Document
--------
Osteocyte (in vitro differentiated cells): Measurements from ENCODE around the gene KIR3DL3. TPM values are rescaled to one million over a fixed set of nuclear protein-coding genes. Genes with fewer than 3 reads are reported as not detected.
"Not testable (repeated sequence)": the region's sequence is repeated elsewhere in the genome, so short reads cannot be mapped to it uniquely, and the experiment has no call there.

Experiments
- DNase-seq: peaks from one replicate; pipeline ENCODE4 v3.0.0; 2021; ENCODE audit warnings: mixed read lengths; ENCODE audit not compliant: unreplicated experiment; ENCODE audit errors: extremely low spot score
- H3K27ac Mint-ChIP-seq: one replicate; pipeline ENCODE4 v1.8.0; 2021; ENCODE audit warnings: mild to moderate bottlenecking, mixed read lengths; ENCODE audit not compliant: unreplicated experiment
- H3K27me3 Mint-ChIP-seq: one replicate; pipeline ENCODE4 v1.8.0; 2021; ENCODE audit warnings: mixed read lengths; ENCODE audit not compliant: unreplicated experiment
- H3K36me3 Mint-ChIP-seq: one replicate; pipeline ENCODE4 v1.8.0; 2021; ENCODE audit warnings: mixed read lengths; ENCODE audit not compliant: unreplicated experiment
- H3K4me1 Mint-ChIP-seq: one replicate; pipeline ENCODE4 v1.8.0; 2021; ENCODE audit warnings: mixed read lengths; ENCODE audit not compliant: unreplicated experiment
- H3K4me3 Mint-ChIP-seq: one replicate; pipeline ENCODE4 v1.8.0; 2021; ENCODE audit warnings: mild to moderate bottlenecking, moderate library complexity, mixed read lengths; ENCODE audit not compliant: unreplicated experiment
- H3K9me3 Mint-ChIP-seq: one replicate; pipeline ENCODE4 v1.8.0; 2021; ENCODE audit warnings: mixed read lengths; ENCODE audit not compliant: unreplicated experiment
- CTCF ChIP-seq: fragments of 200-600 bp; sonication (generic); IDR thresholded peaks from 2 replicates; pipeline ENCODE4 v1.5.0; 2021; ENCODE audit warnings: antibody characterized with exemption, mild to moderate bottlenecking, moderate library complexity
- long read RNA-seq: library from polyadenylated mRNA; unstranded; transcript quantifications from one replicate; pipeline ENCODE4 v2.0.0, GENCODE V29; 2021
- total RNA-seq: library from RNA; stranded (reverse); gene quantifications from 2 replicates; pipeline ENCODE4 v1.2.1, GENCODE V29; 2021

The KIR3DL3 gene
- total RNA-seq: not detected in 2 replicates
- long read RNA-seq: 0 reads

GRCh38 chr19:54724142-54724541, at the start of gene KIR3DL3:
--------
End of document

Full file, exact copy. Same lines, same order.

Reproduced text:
Osteocyte (in vitro differentiated cells): Measurements from ENCODE around the gene KIR3DL3. TPM values are rescaled to one million over a fixed set of nuclear protein-coding genes. Genes with fewer than 3 reads are reported as not detected.
"Not testable (repeated sequence)": the region's sequence is repeated elsewhere in the genome, so short reads cannot be mapped to it uniquely, and the experiment has no call there.

Experiments
- DNase-seq: peaks from one replicate; pipeline ENCODE4 v3.0.0; 2021; ENCODE audit warnings: mixed read lengths; ENCODE audit not compliant: unreplicated experiment; ENCODE audit errors: extremely low spot score
- H3K27ac Mint-ChIP-seq: one replicate; pipeline ENCODE4 v1.8.0; 2021; ENCODE audit warnings: mild to moderate bottlenecking, mixed read lengths; ENCODE audit not compliant: unreplicated experiment
- H3K27me3 Mint-ChIP-seq: one replicate; pipeline ENCODE4 v1.8.0; 2021; ENCODE audit warnings: mixed read lengths; ENCODE audit not compliant: unreplicated experiment
- H3K36me3 Mint-ChIP-seq: one replicate; pipeline ENCODE4 v1.8.0; 2021; ENCODE audit warnings: mixed read lengths; ENCODE audit not compliant: unreplicated experiment
- H3K4me1 Mint-ChIP-seq: one replicate; pipeline ENCODE4 v1.8.0; 2021; ENCODE audit warnings: mixed read lengths; ENCODE audit not compliant: unreplicated experiment
- H3K4me3 Mint-ChIP-seq: one replicate; pipeline ENCODE4 v1.8.0; 2021; ENCODE audit warnings: mild to moderate bottlenecking, moderate library complexity, mixed read lengths; ENCODE audit not compliant: unreplicated experiment
- H3K9me3 Mint-ChIP-seq: one replicate; pipeline ENCODE4 v1.8.0; 2021; ENCODE audit warnings: mixed read lengths; ENCODE audit not compliant: unreplicated experiment
- CTCF ChIP-seq: fragments of 200-600 bp; sonication (generic); IDR thresholded peaks from 2 replicates; pipeline ENCODE4 v1.5.0; 2021; ENCODE audit warnings: antibody characterized with exemption, mild to moderate bottlenecking, moderate library complexity
- long read RNA-seq: library from polyadenylated mRNA; unstranded; transcript quantifications from one replicate; pipeline ENCODE4 v2.0.0, GENCODE V29; 2021
- total RNA-seq: library from RNA; stranded (reverse); gene quantifications from 2 replicates; pipeline ENCODE4 v1.2.1, GENCODE V29; 2021

The KIR3DL3 gene
- total RNA-seq: not detected in 2 replicates
- long read RNA-seq: 0 reads

GRCh38 chr19:54724142-54724541, at the start of gene KIR3DL3: